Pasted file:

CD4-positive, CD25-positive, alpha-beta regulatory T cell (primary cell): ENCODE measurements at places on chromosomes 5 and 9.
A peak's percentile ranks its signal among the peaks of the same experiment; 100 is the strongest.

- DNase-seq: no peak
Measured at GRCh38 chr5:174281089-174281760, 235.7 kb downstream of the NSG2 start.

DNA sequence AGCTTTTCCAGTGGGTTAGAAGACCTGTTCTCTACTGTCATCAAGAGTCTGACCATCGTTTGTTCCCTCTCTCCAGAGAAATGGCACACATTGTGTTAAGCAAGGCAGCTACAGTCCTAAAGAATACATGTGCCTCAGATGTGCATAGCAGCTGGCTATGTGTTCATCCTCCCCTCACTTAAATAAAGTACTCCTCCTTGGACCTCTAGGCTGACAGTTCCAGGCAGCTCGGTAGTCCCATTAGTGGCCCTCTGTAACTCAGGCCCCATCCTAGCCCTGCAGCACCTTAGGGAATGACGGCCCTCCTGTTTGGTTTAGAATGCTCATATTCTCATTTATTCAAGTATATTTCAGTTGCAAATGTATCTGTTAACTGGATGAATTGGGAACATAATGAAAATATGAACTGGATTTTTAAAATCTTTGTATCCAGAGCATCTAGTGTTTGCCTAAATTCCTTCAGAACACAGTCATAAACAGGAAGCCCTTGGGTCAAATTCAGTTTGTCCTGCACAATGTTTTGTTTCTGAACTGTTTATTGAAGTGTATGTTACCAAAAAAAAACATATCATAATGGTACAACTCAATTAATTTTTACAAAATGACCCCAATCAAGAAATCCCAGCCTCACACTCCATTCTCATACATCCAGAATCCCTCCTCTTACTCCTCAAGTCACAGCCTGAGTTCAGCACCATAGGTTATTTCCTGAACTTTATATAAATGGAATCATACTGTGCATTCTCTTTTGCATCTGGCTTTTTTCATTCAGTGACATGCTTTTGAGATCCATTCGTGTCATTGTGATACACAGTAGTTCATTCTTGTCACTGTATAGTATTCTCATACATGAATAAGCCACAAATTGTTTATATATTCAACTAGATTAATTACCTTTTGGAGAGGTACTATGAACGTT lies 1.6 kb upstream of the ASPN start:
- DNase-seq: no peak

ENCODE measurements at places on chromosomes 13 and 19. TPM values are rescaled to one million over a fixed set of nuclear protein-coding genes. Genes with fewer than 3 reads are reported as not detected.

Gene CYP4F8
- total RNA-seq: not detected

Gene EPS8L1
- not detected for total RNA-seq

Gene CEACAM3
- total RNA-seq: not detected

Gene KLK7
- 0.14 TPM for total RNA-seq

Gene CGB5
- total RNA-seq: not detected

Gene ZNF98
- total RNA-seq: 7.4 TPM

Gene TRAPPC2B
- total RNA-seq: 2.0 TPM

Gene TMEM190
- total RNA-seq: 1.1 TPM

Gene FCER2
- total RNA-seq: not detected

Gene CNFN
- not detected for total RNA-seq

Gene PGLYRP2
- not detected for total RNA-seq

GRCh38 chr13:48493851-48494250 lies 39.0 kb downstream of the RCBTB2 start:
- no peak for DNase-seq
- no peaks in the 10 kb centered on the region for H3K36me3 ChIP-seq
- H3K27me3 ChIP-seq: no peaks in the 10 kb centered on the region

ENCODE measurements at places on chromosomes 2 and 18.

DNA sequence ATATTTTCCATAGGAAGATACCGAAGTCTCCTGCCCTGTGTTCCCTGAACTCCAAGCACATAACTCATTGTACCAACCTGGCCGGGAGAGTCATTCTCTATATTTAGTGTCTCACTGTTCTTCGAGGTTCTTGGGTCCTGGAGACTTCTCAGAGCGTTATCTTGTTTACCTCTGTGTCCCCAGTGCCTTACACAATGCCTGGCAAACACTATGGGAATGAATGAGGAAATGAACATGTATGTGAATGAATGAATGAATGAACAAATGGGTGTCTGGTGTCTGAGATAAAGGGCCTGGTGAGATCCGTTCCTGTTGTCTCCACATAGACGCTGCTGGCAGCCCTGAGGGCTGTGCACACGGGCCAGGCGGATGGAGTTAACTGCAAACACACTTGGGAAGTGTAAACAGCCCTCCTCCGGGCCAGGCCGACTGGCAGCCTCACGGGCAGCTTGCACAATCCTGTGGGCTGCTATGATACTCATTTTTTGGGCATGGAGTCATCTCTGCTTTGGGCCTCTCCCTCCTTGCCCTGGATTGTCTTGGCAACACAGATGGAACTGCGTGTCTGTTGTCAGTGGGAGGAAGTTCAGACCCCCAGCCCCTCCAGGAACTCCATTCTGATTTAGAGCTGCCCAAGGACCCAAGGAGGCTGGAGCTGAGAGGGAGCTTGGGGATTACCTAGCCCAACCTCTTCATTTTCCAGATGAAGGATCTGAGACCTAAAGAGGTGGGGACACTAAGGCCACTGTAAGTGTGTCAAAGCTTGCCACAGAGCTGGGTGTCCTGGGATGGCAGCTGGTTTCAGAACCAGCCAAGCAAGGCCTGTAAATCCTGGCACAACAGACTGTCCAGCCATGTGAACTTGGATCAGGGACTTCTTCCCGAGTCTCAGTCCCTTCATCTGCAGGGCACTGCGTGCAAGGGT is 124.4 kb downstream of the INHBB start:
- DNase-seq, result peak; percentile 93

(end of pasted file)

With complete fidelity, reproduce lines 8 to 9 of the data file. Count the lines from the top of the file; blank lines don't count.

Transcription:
Gene CYP4F8
- total RNA-seq: not detected